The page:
"You have wings on your back and planets on your vocal chords. Be what you choose."

1. Mushroom Cloud
Your ear is hit with dark, looming washes reminiscent of Aphex Twin's Selected Ambient Works Vol. 2, cut immediately with giant bass synths bound to make any trap producer insanely jealous. As soon as you can truly sink into the song, the verse kicks into full gear, with Toki rapping at double his previous pace, and shortly afterwards it's over. We get flashes of drug use and death, loneliness and the meaning of life, hotel sex and inner regret. It's heady, difficult stuff, reflecting the dynamic directions the rest of the album takes, preparing you for the twists and turns by telling you to expect the unexpected.8.5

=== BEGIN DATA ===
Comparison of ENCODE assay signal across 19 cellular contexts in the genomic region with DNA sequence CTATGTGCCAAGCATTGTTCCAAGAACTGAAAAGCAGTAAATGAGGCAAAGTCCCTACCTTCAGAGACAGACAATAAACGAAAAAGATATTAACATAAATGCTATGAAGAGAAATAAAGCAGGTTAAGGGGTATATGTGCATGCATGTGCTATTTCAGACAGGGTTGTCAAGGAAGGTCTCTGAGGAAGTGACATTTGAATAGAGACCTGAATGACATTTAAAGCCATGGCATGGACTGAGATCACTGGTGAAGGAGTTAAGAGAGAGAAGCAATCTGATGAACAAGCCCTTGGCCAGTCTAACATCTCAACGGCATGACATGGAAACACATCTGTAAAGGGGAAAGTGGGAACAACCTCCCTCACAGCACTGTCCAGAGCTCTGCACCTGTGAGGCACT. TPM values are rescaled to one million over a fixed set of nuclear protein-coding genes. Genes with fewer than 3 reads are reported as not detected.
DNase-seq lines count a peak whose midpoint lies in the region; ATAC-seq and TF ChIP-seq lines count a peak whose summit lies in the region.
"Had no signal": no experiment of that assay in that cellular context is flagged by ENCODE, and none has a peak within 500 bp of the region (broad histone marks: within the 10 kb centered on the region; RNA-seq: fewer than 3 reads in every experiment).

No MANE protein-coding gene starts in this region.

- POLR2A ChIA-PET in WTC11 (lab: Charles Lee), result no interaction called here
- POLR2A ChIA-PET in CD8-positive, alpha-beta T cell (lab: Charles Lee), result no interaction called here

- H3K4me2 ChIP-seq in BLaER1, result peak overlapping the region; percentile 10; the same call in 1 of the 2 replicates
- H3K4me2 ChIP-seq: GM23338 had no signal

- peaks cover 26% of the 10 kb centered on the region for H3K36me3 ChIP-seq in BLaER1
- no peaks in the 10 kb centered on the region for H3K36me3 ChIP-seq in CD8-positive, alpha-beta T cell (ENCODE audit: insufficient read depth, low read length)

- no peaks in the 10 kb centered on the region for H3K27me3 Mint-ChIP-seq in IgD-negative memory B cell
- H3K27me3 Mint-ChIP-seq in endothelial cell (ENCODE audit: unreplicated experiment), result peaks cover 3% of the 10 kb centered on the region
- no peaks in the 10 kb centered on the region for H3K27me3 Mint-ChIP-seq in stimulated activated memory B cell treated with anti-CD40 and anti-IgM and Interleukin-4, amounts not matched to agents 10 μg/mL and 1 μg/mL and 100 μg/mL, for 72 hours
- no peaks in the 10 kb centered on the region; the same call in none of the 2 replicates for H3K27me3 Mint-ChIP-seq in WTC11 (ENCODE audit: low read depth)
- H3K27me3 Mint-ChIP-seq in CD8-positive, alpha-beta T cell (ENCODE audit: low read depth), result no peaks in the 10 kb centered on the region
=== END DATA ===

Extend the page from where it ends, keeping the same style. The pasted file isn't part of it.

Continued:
2. Pangaea
The theme of becoming one as a species is introduced amid a skeletal and jazzy beat, rife with floating backing vocals and breaks that trick the ear into thinking their samples (none appear anywhere on the record). Toki maneuvers through positivist raps that ask questions and pose hypotheticals with a melodic flow that is very easy to groove along with. The challenges posed throughout the record are hardly gratingly avant-garde or philosophically over-your-head, which work to make the listener more likely to truly sit with them.8.0
3. Apex